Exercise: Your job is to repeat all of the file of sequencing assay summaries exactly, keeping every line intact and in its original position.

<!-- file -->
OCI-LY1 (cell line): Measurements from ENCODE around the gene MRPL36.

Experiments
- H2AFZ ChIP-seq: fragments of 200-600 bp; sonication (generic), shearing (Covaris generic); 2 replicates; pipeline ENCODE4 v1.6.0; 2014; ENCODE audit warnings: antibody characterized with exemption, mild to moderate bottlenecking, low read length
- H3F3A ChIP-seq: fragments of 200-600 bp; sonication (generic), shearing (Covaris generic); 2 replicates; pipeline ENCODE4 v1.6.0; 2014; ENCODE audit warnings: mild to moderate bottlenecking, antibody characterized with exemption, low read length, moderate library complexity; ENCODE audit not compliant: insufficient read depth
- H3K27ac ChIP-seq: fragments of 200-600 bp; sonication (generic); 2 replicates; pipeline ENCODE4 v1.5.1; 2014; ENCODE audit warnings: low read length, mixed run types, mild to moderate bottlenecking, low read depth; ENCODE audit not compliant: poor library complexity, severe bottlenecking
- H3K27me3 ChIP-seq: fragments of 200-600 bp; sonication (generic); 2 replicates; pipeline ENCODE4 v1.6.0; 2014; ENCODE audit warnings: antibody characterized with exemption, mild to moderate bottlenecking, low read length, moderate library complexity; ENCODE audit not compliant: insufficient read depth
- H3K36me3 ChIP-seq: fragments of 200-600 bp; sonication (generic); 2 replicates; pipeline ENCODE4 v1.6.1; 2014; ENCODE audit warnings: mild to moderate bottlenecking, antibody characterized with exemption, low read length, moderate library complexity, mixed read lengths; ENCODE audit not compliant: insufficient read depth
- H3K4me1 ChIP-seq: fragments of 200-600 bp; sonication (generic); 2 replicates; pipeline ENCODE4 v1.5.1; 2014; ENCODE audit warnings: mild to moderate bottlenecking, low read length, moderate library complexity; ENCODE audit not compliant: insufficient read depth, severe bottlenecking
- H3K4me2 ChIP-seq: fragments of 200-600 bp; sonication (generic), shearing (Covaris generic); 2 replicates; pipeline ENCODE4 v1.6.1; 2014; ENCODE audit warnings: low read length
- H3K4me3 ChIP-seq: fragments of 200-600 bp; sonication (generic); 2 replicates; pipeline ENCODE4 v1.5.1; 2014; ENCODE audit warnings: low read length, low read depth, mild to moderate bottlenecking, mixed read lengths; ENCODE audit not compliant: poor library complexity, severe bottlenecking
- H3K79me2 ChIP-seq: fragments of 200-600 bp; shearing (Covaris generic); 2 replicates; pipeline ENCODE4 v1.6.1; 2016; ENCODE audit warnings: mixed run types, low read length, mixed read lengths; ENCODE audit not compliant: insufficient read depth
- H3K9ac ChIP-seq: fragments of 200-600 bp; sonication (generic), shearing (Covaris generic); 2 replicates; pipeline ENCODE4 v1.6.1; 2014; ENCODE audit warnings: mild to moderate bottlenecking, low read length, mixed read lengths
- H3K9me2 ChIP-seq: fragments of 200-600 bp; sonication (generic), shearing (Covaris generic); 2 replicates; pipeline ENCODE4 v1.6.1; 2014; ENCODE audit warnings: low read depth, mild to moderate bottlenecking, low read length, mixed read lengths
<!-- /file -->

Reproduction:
OCI-LY1 (cell line): Measurements from ENCODE around the gene MRPL36.

Experiments
- H2AFZ ChIP-seq: fragments of 200-600 bp; sonication (generic), shearing (Covaris generic); 2 replicates; pipeline ENCODE4 v1.6.0; 2014; ENCODE audit warnings: antibody characterized with exemption, mild to moderate bottlenecking, low read length
- H3F3A ChIP-seq: fragments of 200-600 bp; sonication (generic), shearing (Covaris generic); 2 replicates; pipeline ENCODE4 v1.6.0; 2014; ENCODE audit warnings: mild to moderate bottlenecking, antibody characterized with exemption, low read length, moderate library complexity; ENCODE audit not compliant: insufficient read depth
- H3K27ac ChIP-seq: fragments of 200-600 bp; sonication (generic); 2 replicates; pipeline ENCODE4 v1.5.1; 2014; ENCODE audit warnings: low read length, mixed run types, mild to moderate bottlenecking, low read depth; ENCODE audit not compliant: poor library complexity, severe bottlenecking
- H3K27me3 ChIP-seq: fragments of 200-600 bp; sonication (generic); 2 replicates; pipeline ENCODE4 v1.6.0; 2014; ENCODE audit warnings: antibody characterized with exemption, mild to moderate bottlenecking, low read length, moderate library complexity; ENCODE audit not compliant: insufficient read depth
- H3K36me3 ChIP-seq: fragments of 200-600 bp; sonication (generic); 2 replicates; pipeline ENCODE4 v1.6.1; 2014; ENCODE audit warnings: mild to moderate bottlenecking, antibody characterized with exemption, low read length, moderate library complexity, mixed read lengths; ENCODE audit not compliant: insufficient read depth
- H3K4me1 ChIP-seq: fragments of 200-600 bp; sonication (generic); 2 replicates; pipeline ENCODE4 v1.5.1; 2014; ENCODE audit warnings: mild to moderate bottlenecking, low read length, moderate library complexity; ENCODE audit not compliant: insufficient read depth, severe bottlenecking
- H3K4me2 ChIP-seq: fragments of 200-600 bp; sonication (generic), shearing (Covaris generic); 2 replicates; pipeline ENCODE4 v1.6.1; 2014; ENCODE audit warnings: low read length
- H3K4me3 ChIP-seq: fragments of 200-600 bp; sonication (generic); 2 replicates; pipeline ENCODE4 v1.5.1; 2014; ENCODE audit warnings: low read length, low read depth, mild to moderate bottlenecking, mixed read lengths; ENCODE audit not compliant: poor library complexity, severe bottlenecking
- H3K79me2 ChIP-seq: fragments of 200-600 bp; shearing (Covaris generic); 2 replicates; pipeline ENCODE4 v1.6.1; 2016; ENCODE audit warnings: mixed run types, low read length, mixed read lengths; ENCODE audit not compliant: insufficient read depth
- H3K9ac ChIP-seq: fragments of 200-600 bp; sonication (generic), shearing (Covaris generic); 2 replicates; pipeline ENCODE4 v1.6.1; 2014; ENCODE audit warnings: mild to moderate bottlenecking, low read length, mixed read lengths
- H3K9me2 ChIP-seq: fragments of 200-600 bp; sonication (generic), shearing (Covaris generic); 2 replicates; pipeline ENCODE4 v1.6.1; 2014; ENCODE audit warnings: low read depth, mild to moderate bottlenecking, low read length, mixed read lengths